But WeDo didn’t catch on beyond the creative team from which it originated, and the groups stopped promoting it last year. The initiative’s website, wedompls.org, doesn’t even work anymore.
Around the same time, business leaders in downtown’s neighboring district began brainstorming how they could reinvent themselves to capitalize on the U.S. Bank Stadium’s opening in July 2016. They worked with the local PR firm Padilla to come up with some two dozen options for a new name — East Loop, E Do, SoFa, Celebration Heights, East Central Park and the real possible game changer, East Downtown.
Ultimately, the East Downtown Council, which represents businesses in the area, shot down suggestions for “The Stadium Village” or “Stadium East” and unanimously agreed to launch a new logo and website under a new name, the East Town Business Partnership, “to help form a narrative larger and more integrated than the Stadium as a definer in itself,” Executive Director Dan Collison said in an email.
And yet, for all that effort, as far as residents and even city planners are concerned, the neighborhood’s name remains Downtown East.
The long road of Marcy-Holmes
Perhaps no Minneapolis neighborhood has had a longer identity crisis than Marcy-Holmes, the city’s oldest neighborhood.
Located on the east bank of the Mississippi River and bordering the University of Minnesota and Como neighborhoods, the area sat outside of Minneapolis’ geographic bounds until 1872, when the city annexed most of the town of St. Anthony. It was not until the 1970s, though, that neighborhood leaders launched an effort to differentiate the area by establishing the name that exists today, honoring Marcy Elementary (now called Marcy Open School) and Holmes Park.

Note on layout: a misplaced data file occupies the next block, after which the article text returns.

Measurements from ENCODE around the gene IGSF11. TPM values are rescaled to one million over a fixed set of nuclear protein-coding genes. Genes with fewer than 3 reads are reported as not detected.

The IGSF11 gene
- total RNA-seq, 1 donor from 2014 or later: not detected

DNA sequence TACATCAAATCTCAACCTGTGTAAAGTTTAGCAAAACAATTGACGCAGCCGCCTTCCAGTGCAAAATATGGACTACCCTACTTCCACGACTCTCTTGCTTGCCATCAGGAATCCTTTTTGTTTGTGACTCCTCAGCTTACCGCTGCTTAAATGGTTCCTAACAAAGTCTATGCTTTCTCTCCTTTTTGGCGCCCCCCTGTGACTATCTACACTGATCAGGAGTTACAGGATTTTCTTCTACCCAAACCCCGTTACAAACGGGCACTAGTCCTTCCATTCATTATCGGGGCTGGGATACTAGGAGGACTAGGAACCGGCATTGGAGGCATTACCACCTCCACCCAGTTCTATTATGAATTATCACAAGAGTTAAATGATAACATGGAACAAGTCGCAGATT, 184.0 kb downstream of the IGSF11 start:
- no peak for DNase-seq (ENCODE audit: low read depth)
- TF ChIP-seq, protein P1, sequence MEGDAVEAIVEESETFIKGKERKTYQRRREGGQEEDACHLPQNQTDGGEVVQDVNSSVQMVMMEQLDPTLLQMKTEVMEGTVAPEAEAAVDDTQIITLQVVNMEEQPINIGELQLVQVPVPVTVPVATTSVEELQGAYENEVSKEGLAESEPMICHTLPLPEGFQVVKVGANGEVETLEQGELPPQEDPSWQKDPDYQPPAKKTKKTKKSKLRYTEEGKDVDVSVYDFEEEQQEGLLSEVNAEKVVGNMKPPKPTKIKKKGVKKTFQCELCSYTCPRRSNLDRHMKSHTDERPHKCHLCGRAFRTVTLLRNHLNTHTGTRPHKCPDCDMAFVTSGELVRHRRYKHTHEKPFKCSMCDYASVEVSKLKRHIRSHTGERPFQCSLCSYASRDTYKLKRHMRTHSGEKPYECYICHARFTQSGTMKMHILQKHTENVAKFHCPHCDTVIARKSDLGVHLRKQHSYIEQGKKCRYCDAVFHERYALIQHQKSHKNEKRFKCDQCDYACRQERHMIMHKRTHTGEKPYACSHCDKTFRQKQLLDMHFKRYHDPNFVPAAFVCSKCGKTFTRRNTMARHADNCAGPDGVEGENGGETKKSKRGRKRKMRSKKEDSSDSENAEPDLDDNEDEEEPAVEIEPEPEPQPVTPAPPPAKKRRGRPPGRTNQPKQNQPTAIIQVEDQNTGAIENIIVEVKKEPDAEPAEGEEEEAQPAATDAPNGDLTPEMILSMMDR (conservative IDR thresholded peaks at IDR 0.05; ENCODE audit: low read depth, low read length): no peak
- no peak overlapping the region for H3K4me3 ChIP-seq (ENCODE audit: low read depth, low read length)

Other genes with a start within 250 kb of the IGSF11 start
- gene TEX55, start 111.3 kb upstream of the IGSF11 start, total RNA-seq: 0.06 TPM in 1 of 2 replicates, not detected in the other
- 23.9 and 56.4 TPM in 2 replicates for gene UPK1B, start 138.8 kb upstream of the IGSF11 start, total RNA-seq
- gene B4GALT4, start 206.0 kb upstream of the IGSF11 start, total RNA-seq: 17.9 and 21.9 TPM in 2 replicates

But the rapid redevelopment of Minneapolis — construction permits surpassed $1.4 billion last year alone — has changed Marcy-Holmes’ landscape dramatically. What was once a neighborhood of mostly single-family homes has turned into the epicenter of high-rise apartment complexes, celebrated restaurants and bicycle paths. At the same time, neighborhood leaders have wrestled with how they should redevelop riverfront land to maintain history but take advantage of rising property values.
The transformation has raised questions from residents over the years: Does the Marcy-Holmes’ name still represent the neighborhood that it is now? Do visitors of the Kitty Cat Klub or the Fourth Street McDonald’s know they’re technically in Marcy-Holmes — not Dinkytown? Same goes for areas near Hennepin and Central avenues that most people consider northeast.
“Nobody can tell you which is which,” said Chris Lautenschlager, of the Marcy-Holmes Neighborhood Association (MHNA). “We would push back constantly … But the people we interacted with would be like, ‘Whatever, old man. It doesn’t matter.’”
While neighborhood leaders have long debated the neighborhood’s identity, the confusion reached a tipping point most recently in 2017, when MHNA members and residents held meetings to explore the possibility of a new image. “East Minneapolis” was a possible contender. But feeling a sense of pride in the name’s deep-rooted history, long-time residents shot down the effort, Lautenschlager said, and the push eventually lost traction with new developments taking up most of the MHNA’s time.
And yet, Lautenschlager said a new effort to change the neighborhood association’s name could be on the horizon. He is currently researching the pros and cons of expanding the Marcy-Holmes association’s borders southeast, covering all of the University neighborhood to the edge of TCF Bank Stadium so that the group represents more Dinkytown residents. And with the geographic change would come another duty: renaming MHNA to reflect its wider base.